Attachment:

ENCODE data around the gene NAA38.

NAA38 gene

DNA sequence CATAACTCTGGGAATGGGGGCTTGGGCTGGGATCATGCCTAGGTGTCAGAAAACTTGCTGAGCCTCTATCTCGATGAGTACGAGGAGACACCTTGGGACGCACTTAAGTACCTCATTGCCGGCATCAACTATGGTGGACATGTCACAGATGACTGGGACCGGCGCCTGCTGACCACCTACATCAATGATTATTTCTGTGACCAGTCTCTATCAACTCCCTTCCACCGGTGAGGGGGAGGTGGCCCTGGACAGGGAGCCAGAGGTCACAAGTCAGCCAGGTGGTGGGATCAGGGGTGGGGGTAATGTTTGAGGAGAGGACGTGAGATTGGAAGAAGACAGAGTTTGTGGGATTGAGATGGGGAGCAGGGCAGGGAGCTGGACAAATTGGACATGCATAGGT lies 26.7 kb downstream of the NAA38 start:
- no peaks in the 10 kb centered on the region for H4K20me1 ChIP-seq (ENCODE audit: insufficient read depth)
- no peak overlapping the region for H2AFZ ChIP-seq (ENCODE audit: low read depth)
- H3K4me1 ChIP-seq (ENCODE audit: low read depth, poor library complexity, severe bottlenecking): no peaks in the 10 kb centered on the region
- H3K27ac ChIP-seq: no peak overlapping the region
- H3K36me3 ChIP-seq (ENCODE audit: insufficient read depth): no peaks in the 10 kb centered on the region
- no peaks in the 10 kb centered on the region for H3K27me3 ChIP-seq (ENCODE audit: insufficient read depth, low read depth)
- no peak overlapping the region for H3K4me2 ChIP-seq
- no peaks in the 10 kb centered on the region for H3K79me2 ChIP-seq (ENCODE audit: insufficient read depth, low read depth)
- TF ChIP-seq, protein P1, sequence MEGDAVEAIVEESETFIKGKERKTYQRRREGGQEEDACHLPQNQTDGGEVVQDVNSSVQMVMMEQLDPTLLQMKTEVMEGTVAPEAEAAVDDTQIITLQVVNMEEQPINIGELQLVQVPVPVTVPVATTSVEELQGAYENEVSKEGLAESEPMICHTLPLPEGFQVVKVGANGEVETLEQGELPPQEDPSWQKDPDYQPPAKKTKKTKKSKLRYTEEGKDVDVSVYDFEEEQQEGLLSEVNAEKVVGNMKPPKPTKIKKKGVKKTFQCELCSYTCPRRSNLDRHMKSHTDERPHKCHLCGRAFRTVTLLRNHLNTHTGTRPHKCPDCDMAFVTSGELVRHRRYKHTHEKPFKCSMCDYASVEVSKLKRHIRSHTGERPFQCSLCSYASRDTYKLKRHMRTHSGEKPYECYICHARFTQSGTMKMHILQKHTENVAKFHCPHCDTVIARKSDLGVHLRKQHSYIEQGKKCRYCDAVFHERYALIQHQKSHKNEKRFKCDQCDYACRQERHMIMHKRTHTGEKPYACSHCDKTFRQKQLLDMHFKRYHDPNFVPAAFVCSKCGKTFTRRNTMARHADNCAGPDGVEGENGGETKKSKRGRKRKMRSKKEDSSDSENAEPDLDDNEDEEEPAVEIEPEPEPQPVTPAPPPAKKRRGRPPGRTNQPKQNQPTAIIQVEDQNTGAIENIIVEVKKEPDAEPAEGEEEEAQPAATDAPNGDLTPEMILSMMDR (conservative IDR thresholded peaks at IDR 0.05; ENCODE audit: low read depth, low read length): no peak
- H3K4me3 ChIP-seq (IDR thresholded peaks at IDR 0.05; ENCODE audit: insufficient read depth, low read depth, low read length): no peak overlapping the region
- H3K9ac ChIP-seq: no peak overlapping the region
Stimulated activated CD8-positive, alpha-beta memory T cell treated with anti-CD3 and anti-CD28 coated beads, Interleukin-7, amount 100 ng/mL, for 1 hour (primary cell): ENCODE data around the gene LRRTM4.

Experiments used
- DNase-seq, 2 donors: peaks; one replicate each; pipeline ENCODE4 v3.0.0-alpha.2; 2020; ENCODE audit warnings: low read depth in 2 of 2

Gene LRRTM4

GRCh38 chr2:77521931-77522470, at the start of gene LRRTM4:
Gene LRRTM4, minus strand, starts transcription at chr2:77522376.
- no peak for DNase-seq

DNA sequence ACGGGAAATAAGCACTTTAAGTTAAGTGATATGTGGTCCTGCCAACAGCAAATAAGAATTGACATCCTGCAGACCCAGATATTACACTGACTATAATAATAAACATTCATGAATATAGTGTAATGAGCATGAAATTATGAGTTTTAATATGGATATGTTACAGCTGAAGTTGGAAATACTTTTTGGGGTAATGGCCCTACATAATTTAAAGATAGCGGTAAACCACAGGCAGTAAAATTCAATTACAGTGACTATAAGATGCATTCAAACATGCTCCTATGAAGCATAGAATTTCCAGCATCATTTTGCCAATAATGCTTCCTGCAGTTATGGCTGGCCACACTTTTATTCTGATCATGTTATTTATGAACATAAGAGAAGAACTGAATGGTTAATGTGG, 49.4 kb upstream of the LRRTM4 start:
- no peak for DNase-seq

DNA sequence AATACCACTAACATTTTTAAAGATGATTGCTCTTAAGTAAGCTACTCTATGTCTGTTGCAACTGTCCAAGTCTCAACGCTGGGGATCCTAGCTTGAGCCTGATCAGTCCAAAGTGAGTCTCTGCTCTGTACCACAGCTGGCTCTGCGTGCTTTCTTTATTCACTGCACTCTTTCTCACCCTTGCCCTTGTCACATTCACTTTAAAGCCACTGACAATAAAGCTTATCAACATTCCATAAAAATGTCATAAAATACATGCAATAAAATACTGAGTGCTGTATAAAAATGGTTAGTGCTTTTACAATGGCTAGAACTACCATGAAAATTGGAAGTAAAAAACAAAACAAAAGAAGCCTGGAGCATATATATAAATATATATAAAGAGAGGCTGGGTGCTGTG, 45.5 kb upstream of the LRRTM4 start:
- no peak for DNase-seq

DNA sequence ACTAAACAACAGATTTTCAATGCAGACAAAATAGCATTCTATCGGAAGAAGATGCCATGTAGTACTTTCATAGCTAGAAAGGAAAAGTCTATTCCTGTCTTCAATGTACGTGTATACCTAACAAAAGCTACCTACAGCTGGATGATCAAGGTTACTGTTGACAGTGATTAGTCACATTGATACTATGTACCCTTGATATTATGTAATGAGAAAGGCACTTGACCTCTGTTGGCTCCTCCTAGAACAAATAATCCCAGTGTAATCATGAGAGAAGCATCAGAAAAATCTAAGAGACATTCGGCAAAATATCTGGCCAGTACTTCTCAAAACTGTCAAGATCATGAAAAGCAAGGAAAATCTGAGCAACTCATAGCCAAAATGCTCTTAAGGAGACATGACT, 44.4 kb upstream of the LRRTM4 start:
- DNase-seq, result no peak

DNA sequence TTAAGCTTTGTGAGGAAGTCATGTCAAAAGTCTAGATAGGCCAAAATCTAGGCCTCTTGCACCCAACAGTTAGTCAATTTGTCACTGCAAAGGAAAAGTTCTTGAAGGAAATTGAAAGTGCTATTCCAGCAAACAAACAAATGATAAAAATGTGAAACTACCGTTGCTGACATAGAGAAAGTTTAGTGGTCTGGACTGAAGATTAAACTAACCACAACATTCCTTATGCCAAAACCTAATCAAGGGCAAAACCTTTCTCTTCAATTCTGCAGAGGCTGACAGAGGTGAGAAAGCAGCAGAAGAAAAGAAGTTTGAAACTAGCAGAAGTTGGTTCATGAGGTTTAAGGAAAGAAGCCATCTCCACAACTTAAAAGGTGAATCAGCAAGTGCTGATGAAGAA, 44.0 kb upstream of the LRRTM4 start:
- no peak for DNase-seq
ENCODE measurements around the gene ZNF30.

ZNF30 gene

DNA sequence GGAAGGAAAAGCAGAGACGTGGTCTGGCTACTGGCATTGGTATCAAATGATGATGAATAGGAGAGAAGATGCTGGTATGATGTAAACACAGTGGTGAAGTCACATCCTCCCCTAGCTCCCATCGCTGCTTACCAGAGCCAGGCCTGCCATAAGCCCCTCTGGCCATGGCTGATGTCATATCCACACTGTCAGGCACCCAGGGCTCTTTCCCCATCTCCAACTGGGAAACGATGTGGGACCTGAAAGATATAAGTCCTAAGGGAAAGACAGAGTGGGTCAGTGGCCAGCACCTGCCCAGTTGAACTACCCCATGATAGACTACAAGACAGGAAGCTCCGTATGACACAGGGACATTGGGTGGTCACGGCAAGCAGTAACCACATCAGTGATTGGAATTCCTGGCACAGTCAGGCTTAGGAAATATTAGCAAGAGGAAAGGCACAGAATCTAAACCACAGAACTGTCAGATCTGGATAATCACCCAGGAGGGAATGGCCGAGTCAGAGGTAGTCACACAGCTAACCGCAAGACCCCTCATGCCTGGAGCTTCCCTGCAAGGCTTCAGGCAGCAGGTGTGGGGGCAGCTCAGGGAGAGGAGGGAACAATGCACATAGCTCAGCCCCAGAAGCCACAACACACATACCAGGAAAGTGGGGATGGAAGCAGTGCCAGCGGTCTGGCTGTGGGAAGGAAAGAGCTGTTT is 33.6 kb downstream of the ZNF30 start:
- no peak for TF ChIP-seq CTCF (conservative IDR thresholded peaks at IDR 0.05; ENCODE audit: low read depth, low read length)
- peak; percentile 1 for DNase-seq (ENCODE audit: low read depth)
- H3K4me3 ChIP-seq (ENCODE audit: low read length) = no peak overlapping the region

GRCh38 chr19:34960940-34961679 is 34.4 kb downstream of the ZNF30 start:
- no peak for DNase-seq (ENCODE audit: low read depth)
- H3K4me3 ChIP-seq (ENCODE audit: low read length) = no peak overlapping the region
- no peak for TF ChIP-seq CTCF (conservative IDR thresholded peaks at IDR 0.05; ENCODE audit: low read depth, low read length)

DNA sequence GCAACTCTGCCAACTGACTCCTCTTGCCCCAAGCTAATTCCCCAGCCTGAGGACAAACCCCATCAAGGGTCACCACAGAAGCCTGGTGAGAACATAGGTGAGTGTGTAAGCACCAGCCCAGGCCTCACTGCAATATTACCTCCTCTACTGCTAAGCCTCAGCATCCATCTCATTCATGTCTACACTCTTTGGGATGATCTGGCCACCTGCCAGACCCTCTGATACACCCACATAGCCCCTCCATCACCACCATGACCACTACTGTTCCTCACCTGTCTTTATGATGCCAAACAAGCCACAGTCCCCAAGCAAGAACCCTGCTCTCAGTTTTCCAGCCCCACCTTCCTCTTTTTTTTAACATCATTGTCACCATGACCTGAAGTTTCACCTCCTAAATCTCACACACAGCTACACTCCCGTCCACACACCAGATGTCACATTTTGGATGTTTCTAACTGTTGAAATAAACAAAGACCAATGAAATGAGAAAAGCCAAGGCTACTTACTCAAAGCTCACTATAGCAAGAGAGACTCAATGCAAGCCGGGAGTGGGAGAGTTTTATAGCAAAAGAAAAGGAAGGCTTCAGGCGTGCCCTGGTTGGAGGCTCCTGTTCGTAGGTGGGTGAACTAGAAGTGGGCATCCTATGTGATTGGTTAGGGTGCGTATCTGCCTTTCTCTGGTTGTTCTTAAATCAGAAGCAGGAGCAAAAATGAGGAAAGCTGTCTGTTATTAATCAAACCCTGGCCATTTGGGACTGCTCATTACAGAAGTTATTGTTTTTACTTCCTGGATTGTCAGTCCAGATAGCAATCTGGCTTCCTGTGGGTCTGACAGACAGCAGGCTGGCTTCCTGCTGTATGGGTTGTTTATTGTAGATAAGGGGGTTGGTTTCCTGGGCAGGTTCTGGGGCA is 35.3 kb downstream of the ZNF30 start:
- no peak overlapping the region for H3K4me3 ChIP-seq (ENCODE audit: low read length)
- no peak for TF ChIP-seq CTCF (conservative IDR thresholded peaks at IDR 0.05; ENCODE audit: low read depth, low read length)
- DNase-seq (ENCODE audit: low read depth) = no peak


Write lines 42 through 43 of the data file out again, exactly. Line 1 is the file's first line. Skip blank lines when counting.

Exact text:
- no peak for TF ChIP-seq CTCF (conservative IDR thresholded peaks at IDR 0.05; ENCODE audit: low read depth, low read length)
- DNase-seq (ENCODE audit: low read depth) = no peak